You’re in the second person. It’s quite a startling situation for you- as a reader, you’re not used to it. It’s a little intrusive. You’re accustomed to doing the intruding.
1) Try to explore your surroundings. (TURN TO PAGE 17.)
2) Assume you’re in a cheap rip-off of an Italo Calvino novel. March outside to confront the author of this article in a fit of pique. (TURN TO PAGE 6.)
3) Try to remember back to the days of choose-your-own-adventure books. (TURN TO PAGE 8.)
4) Dismiss the use of second-person narrative as a cheap affectation, without real value to fiction. (TURN TO PAGE 243.)
Yes, they were good, weren’t they? You think back to Give Yourself Goosebumps.
1) Consider the matter of interactive fiction. Wonder a little sadly at its loss of popularity due to the rise of a more straightforwardly immersive form, in the video game. Imagine the largely untapped, terrifying possibilities of a novel told like a puzzle, in which the reader is trapped inside the head of a protagonist, forced to act out the events of the story, rather than being allowed to remain an untouchable observer. (TURN TO PAGE 81.)
2) Worry about the problems of ‘personas’, and the dangers of a second-person reader/protagonist becoming immersed in the fantastic world around him, to the detriment of ‘reality’. (TURN TO PAGE 34.)
You find yourself imagining yourself as part of the threesome. For a short time you find yourself animal, mindless, invincible- inhabiting the sleaziest, most deviant acts without the slightest concern.
Then you wake, and you feel bad about it. But not too bad- the person who did those things already feels far away, like someone with no connection to you whatsoever. You call your mother, and you’re a good son, a good daughter once again; a good person, you tell yourself.
No wonder, you think, that the form has largely died out, when it was hiding something genuinely revolutionary beneath stock situations and standard genre worlds. Alternating between giving the reader a potentially empowering control over their actions, and telling them what they think? It’s a genuinely disturbing experience, you tell yourself. Then you scratch your nose, which is feeling extremely itchy. Next you yawn, and consider the importance of empathy- or impressionability- in the reader’s reactions to such stories.
You go on your way, a little enlightened, vowing to tell all of your friends about the literary site called Silkworms Ink.
The article doesn’t trouble to inform of you of the surprisingly large number of respected, experimental authors who’ve utilised the second-person, Faulkner and Gunter Grass. Instead, it asks you gently whether there isn’t some interesting game possible using this ‘affectation’- the creation of a multiplicity of narratives, echoing and complementing one another, as if across parallel timelines, often turning in on themselves, for instance. Like The French Lieutenant’s Woman, only not a cop-out.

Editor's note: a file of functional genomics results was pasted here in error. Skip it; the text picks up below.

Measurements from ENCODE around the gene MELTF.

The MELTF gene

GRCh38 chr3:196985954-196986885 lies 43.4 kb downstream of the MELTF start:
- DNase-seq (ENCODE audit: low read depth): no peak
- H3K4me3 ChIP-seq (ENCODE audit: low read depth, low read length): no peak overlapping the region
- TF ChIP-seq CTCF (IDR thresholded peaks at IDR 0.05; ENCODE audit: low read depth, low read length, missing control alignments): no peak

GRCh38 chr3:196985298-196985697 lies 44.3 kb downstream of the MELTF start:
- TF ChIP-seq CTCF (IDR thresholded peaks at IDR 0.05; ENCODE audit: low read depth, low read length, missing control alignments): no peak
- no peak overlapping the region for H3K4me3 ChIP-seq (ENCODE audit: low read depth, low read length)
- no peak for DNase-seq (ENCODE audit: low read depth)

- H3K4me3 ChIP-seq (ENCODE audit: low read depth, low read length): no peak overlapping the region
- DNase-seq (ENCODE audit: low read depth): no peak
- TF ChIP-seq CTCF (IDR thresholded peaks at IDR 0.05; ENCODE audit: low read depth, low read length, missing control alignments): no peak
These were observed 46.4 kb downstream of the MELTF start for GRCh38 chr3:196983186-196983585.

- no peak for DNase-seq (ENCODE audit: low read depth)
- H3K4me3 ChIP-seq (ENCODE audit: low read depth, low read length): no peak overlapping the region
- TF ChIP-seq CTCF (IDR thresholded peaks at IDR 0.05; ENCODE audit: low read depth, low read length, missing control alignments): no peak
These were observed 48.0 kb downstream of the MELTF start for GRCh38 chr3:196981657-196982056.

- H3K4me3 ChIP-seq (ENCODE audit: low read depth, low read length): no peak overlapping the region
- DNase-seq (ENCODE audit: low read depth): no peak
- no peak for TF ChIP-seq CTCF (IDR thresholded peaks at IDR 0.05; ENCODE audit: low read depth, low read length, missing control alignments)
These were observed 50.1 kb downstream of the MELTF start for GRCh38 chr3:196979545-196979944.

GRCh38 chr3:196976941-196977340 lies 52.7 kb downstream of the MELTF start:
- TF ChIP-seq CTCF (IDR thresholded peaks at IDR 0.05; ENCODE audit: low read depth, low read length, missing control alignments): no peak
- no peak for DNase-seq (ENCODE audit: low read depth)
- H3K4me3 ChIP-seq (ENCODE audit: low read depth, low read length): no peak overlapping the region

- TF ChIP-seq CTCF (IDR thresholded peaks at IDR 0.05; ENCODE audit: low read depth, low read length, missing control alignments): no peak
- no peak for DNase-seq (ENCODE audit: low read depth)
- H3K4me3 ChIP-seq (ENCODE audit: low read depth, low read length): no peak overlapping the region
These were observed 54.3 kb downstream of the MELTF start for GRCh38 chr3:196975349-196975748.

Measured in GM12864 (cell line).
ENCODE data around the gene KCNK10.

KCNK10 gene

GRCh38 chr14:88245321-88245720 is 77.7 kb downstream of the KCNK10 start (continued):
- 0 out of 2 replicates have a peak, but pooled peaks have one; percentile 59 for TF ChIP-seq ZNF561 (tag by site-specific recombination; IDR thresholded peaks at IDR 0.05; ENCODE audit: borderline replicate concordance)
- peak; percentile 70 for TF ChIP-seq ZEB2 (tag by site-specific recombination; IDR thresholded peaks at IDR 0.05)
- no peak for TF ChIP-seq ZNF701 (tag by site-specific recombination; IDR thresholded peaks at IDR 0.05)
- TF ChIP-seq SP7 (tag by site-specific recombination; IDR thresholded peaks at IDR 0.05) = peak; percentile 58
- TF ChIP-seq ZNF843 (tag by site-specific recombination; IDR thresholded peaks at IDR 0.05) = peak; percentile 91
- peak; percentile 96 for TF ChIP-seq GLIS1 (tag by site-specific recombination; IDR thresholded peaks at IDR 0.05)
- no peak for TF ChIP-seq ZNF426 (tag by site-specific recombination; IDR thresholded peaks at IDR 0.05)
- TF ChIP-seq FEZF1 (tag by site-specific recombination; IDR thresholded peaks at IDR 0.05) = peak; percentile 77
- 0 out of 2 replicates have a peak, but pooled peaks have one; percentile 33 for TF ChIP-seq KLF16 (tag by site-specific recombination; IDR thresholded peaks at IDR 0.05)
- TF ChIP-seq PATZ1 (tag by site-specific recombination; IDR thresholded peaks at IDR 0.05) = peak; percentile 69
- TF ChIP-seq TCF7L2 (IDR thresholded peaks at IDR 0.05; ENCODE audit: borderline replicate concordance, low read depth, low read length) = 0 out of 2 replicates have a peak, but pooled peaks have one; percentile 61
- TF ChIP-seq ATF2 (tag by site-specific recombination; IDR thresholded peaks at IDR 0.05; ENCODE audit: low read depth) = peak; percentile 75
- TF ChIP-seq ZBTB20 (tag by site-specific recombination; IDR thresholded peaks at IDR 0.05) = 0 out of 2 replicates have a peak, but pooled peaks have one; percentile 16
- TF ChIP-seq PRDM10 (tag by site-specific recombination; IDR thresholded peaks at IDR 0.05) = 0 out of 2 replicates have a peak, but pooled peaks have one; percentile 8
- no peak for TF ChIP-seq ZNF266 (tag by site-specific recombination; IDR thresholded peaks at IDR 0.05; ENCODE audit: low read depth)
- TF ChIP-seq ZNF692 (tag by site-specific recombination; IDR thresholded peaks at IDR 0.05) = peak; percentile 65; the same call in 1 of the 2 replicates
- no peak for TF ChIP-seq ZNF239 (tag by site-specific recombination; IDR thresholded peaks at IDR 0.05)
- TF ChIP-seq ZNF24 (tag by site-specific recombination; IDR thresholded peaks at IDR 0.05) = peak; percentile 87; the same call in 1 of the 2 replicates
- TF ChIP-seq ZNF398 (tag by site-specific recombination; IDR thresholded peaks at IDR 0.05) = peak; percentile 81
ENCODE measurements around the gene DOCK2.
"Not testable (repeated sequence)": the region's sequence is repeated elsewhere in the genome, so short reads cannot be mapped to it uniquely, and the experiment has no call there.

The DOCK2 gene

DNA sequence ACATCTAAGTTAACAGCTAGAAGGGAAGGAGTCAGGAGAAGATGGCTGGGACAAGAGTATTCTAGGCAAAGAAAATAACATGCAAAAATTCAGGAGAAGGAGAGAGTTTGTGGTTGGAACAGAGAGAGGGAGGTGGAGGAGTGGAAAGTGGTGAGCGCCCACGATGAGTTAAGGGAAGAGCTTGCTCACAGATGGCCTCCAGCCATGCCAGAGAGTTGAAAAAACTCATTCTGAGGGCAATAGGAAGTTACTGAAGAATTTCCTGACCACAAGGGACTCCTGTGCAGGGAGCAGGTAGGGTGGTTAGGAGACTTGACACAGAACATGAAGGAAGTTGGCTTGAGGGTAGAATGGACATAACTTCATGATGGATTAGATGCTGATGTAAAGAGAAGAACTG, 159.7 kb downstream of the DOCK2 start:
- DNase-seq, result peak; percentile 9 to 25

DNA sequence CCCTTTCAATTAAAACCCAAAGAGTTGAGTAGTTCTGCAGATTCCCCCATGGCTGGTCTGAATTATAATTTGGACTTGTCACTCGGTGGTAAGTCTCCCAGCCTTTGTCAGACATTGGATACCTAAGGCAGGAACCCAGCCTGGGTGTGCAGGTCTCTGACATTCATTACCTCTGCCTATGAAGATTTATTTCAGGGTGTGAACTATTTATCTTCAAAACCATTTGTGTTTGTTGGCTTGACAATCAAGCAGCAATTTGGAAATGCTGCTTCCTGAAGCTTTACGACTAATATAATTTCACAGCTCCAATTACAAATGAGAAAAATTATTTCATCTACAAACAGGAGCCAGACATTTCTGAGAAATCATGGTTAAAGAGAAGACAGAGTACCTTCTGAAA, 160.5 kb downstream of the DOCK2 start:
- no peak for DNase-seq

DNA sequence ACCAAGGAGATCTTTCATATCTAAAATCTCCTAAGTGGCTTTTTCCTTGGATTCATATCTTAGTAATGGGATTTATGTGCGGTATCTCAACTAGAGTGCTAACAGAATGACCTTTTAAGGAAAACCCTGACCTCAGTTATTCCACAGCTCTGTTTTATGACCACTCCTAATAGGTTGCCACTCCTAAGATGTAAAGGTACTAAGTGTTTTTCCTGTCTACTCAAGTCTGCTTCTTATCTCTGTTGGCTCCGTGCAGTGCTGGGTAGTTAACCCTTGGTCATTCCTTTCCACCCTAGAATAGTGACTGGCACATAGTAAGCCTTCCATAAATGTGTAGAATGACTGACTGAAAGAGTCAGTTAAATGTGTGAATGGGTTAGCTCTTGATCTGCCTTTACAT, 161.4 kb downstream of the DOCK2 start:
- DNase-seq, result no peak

But you aren’t listening. You tear down the article from the four walls surrounding you, and storm away to read something else. This artificial reality collapses, apologetically.
You head outside. Unfortunately, it’s pitch black, and you’re eaten by a meta-narrative.
Streams of words. Opinion masquerading as authority. You’re inside an article, all right- and judging from the threesome outside the window, it’s an Internet article.
1) Assume you’re in an Italo Calvino novel. March outside to confront the author of this article in a fit of pique. (TURN TO PAGE 6.)
2) Try to remember back to the days of choose-your-own-adventure books. (TURN TO PAGE 8.)
3) Dismiss the use of second-person narrative as a cheap affectation, without real value to fiction. (TURN TO PAGE 243.)
4) Watch the threesome. (TURN TO PAGE 69.)
This one is a genuine worry, you think. Readers are only the most indirect sort of participators- and it may be that level of detachment that gives us room to make up our own minds about the themes, argument, characters of a book. It’s entirely possible that you’ll spend the length of the entire fiction playing the author’s game, rather than hunting him like the Minotaur through the maze he’s constructed.
Or is that an insult towards the reader’s intelligence and independence of mind? Is it, in fact, perfectly possible to immerse yourself fully and utterly, then rise again, refreshed and stimulated?
You think about it, and you make your mind up, one way or another.
By the time you’ve decided, however, someone’s switched off your computer, and you’re forced to spend all eternity in a nearly-state, trapped inside the article; a single, virtual incarnation, lost beneath a billion reproducing brothers and sisters.